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What palliative care means for COPD and other lung diseases

Life with lung disease can be an unpredictable journey. By adding palliative care, patients gain not just extra help with symptoms, but an extra sense of control.

That’s usually how palliative care expert Greg Rachu, MD, starts the conversation. Many of his patients at Rhode Island Hospital, a HopeHealth partner organization, have chronic obstructive pulmonary disease (COPD). Others have interstitial lung disease or cystic fibrosis, or are dealing with the aftermath of lung cancer.

“You’re my boss,” he’ll say by way of introduction. “I can explain what this all means medically. But my job is to make sure you stay in the driver’s seat, as much as you want to, for all your care decisions.”

If you or a loved one is living with a chronic progressive lung disease, here’s how palliative care can help.

> Connect with palliative care today.

Special care for lung disease symptoms

Chronic lung diseases like COPD can flare up easily, bringing on breathlessness and anxiety along with other symptoms, from pain to nausea. At advanced stages, these symptoms can be debilitating, and they’re complicated to treat. Often, the medications used to treat them carry their own side effects.

Palliative care experts have special training in all the above. They can often recommend and prescribe medications, equipment and alternative therapies that add to the care that a pulmonologist or primary care provider is already providing.

“If a patient is really struggling with symptoms, palliative care can offer guidance,” says Dr. Rachu.

Help with other care and overall quality of life

Palliative care experts always act as part of your larger team, reinforcing the care you receive from your lung doctor and other specialists. In fact, they tend to play an important role in making sure all your providers are on the same page.

That can help with slowing the progression of your disease, as well as supporting your day-to-day quality of life.

For example, for COPD and other lung diseases, a palliative care expert can make sure you understand how certain treatments will affect your ability to do certain activities. They focus on expert communication to ensure you understand options like different types of oxygen, rehabilitative options and ventilation support. They may offer additional resources like community services and support groups.

> Related: 7 common myths about palliative care

Defining what matters most to you

For chronic lung disease, as with many serious illnesses, treatment decisions often come down to quality of life. A palliative care team can help you define what that means to you.

That’s because, in addition to physical health, palliative care also focuses on your emotional, social and spiritual well-being.

“We talk about hopes and wishes, God and religion, wanting to spend more time with family,” says Dr. Rachu. He’ll ask his patients about the activities they miss most, and just as importantly, the things that still bring them joy. He helps them consider what matters most to them, and how to honor that within the realities of their diagnosis.

> Related: What palliative care means for people living with heart failure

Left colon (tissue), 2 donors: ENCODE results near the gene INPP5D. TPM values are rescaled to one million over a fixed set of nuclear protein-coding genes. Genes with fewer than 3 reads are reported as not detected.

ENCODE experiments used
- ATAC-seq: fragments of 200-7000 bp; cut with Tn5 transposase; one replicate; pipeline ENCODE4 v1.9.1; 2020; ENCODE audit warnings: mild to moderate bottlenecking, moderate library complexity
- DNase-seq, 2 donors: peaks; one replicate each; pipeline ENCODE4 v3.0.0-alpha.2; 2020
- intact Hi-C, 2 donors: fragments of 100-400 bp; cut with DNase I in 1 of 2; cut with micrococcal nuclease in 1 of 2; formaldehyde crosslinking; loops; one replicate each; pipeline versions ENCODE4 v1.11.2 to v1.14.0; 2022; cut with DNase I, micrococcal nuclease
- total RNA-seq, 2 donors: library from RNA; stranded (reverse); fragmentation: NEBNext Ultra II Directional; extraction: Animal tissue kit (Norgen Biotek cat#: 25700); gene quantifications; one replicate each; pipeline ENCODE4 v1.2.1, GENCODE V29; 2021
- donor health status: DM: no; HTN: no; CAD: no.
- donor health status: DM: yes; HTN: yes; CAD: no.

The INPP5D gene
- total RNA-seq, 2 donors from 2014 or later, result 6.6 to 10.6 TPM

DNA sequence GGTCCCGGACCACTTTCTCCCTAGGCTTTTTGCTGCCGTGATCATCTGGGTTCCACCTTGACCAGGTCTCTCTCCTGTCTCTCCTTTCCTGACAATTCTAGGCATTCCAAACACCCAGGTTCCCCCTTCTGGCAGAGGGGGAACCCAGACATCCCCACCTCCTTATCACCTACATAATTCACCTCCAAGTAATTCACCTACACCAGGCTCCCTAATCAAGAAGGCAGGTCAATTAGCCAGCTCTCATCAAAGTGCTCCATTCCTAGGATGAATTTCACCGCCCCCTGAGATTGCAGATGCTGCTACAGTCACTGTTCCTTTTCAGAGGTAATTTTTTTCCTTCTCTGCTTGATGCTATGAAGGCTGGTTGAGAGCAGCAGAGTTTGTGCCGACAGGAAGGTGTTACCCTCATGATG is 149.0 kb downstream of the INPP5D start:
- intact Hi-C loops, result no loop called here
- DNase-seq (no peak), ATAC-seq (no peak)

An advocate for the care you do and don’t want

One of the most powerful benefits of palliative care is having someone to help you think ahead. That can mean deciding what care you do and don’t want in the future, so important decisions don’t fall to other family members in a moment of crisis. It often includes planning for end-of-life care.

These conversations can be difficult, but they’re crucial. Dr. Rachu helps patient understand the most likely treatment options for their particular situation, like medication or ventilator support or, in some cases, surgery. He helps them sort out what those options look like in the future — for example, whether they would be able to return home or would have to remain in a hospital.

With this information, patients can define for themselves what would be acceptable or unacceptable.

“My job is to advocate for whatever a patient wants,” says Dr. Rachu, “and make sure there’s good communication with family members and the rest of the patient’s team so everyone is aware of those decisions.”

Support for caregivers and loved ones

Unlike most health specialties, palliative care doesn’t just focus on the person with the diagnosis. It also focuses on the well-being of their loved ones. Palliative care teams often include social workers and chaplains, who offer emotional and spiritual support for both patients and families.

And overall, palliative care is driven by a compassionate, family-centered philosophy.

“I call family members and loved ones my ‘bedside patients,’” says Dr. Rachu. “If a patient’s son or daughter is sitting by the bedside and seeing that we respect their dad, he wasn’t suffering, he was listened to and able to live as much of his life as he could on his own terms — that’s part of taking care of that family member too.”

> Related: “I feel the same way”: The power of caregiver support groups

What is the role of palliative care in a lung disease like COPD?

If you or a loved one is living with a chronic lung disease, you may be able to add palliative care on top of your other care. It’s an extra layer of support — both for your quality of life today, and for the road ahead.

“I talk with patients about fixing what we can fix, but also taking a couple big steps back to talk about the bridges we’re going to have to cross with this diagnosis,” says Dr. Rachu. “They guide me on what’s most important to them. Then it’s my job to see if we can’t get that done.”


Questions about palliative care for you or a loved one? Contact HopeHealth Hospice & Palliative Care at (844) 671-4673, or email us at Information@HopeHealthCo.org.

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